Vince Burns - 9/24/2002

I'm not sure where this comment will go but am incautious enough to post it. Although Nobile's pestering of the Timesmen is commendable for sake of historiography, his time might be better spent simply trying to id additional parallel passages himself. It should be relatively easy to run gobs of Goodwin's book and a likely secondary "source" through an automated parser. There are pieces of software that will do this quite easily on the web. They work w/ Word documents but it shouldn't be too much work to do the same w/ eBook version of Goodwin.

Then Nobile can answer the question himself, instead of publishing this rather uninteresting exchange w/ the Times reporters.

John G. Fought - 9/24/2002

I agree with Mr. Kates that plagiarism of the kind seen here is a less serious form of scholarly misconduct than fabrication: at least the plagiarist can be shown to have read something that actually exists. But the essence of plagiarism is not the copying, it's the failure to attribute the work to its true author. The various institutional guidelines defining scholarly misconduct, some reprinted in part on HNN, make it clear that what is being stolen is not just the content but the claim of originality that goes with authorship. If one wrote a paper in which long sections were copied, but meticulously referring to the original authors in each case, using quotation marks, footnotes, and the rest of the apparatus of scholarly publishing, that would not be plagiarism. But it would earn the scholar no credit for originality, only for thoroughness at best. If on the other hand an author takes one original idea from another's work and presents it as his own, rewriting it to express the same idea in different words, that is plagiarism. And it happens quite a lot. It has happened to me, for instance.
One good reason for carefully exposing it each time it is found, and for punishing each offender, is to raise the level of awareness far enough to prevent the theft of original work from student seminar papers and dissertations, the vilest form of plagiarism, and the hardest to uncover and punish. The victims are usually afraid to come forward and press their cases, and with good reason. Another related but slippery offense is what I call 'involuntary coauthorship', in which promising work by a graduate student or junior faculty member appears under the names of a senior scholar and the junior one, when the facts, if known, would support authorship by the junior member of the team alone as the original creator of the work, Often the junior might have published it as sole author, but was 'encouraged' to use the senior's prestige to open the door. I have no illusions about stopping this method of 'honoring' a promising student.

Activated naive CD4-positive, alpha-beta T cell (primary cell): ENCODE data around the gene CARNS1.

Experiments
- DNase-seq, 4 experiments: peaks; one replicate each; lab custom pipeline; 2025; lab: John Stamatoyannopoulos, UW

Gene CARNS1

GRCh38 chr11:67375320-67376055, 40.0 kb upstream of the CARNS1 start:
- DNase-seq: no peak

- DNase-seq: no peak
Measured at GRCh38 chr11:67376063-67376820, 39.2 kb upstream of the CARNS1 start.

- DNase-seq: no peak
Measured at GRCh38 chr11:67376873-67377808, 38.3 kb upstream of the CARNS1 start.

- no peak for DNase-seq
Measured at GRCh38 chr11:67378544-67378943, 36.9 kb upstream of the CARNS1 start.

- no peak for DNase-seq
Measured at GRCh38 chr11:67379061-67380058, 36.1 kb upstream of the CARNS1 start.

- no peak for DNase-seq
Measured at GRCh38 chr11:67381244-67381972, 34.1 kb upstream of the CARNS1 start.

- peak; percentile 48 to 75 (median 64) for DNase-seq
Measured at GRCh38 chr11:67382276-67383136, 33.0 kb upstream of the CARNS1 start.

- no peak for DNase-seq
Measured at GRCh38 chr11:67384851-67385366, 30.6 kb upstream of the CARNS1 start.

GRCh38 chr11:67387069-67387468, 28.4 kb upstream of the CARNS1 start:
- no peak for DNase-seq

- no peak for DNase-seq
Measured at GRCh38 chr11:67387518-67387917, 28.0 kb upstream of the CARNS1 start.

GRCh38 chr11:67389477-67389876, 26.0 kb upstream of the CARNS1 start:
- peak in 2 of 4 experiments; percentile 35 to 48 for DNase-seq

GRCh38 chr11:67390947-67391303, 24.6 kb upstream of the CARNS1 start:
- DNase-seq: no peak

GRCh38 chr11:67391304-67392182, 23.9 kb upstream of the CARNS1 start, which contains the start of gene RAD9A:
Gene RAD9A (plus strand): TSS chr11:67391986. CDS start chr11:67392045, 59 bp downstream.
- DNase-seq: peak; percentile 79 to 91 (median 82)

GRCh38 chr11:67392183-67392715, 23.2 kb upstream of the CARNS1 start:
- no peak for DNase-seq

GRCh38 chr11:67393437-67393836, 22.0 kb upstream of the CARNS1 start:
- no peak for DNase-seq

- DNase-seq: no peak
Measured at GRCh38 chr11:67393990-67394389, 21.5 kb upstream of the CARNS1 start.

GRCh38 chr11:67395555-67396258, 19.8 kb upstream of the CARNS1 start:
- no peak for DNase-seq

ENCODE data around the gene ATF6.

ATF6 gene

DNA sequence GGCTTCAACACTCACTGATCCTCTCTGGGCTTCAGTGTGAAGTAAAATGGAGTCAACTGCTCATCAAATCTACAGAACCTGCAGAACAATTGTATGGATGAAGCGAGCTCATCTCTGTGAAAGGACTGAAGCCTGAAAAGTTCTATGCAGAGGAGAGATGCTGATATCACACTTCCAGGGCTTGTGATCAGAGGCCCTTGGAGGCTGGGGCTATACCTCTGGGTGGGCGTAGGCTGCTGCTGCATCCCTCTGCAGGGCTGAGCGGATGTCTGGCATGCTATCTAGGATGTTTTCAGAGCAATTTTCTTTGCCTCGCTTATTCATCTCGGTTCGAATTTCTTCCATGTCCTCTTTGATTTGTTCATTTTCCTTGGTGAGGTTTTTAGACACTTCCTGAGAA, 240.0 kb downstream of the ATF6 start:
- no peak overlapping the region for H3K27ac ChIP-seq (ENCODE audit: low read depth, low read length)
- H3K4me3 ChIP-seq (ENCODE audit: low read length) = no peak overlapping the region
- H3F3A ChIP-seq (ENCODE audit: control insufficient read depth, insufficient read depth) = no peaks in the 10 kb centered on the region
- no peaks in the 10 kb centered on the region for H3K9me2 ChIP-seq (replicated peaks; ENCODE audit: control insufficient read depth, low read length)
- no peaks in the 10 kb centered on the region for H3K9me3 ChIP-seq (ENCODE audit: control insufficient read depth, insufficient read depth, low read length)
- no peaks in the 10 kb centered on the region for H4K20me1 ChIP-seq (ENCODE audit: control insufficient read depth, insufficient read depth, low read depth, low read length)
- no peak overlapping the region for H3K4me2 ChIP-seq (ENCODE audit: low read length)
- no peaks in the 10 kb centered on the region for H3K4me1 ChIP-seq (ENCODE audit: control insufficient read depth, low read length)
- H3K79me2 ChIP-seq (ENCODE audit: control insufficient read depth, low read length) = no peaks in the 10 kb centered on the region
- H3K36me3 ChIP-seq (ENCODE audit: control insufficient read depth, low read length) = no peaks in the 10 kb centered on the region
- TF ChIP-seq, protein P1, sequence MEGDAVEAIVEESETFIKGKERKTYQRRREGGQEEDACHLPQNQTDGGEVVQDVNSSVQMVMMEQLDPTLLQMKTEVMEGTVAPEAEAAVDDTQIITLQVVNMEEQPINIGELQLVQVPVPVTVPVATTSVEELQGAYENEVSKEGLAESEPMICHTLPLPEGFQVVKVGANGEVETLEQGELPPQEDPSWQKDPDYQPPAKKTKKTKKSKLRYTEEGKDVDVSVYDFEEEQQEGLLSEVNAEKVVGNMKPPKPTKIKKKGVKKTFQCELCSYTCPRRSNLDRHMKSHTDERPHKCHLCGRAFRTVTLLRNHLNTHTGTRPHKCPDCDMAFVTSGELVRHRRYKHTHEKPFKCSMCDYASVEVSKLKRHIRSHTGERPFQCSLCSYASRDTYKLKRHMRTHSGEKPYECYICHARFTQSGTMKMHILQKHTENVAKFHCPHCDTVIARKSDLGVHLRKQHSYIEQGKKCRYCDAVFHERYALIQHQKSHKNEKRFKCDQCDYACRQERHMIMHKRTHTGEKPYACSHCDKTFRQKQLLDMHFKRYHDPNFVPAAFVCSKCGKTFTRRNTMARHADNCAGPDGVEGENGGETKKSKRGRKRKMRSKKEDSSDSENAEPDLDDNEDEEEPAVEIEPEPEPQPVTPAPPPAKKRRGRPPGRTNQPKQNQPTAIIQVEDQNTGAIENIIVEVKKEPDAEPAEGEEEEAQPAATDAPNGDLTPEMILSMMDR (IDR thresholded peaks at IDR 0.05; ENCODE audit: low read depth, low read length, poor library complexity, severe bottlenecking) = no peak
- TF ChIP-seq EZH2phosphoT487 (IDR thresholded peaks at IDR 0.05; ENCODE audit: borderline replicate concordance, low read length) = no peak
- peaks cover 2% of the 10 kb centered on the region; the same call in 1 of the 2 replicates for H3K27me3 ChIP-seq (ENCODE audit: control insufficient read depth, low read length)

But I feel strongly that the grosser forms of plagiarism are still worth attacking.

don kates - 9/23/2002

Unlike the Bellesiles Scandal, which involves a genuine fraud,all this plaigarism scandal is the proverbial tempest in the teapot. Author X writes a biography of Patrick Henry after 19 months of reading every prior bio of him plus countless articles about him and/or his time. She "steals" therefrom endless facts and many important ideas which she collates and presents with a modern "spin." Moreover, her doctorate in American history represents years spent absorbing the facts and ideas of prior analysts.
No problem: that's just RESEARCH, because she has meticulously rewritten every single thing she "stole." But let her copy even a single paragraph in haec verba and -- horror of horrors -- its plaigarism!!!
There is no comparison to an undergraduate student plaigarising an article. Implicit in the assignment is that among the skills the student is supposed to be displaying is the ability to write. Moreover, taking all your ideas from one source is plaigarism; take from many sources and it is, once again, research.
In an age of widespread historical ignorance we should be just delighted that history is being presented to the public in a form that many people absorb. Underneath many of the denunciations is the jealousy of "real scholars" who have never been able to publish anything in a mass market publication, but just write books for obscure scholarly presses which print them because they and other "real scholars" are going to order them up for a captive audience of students taking a course.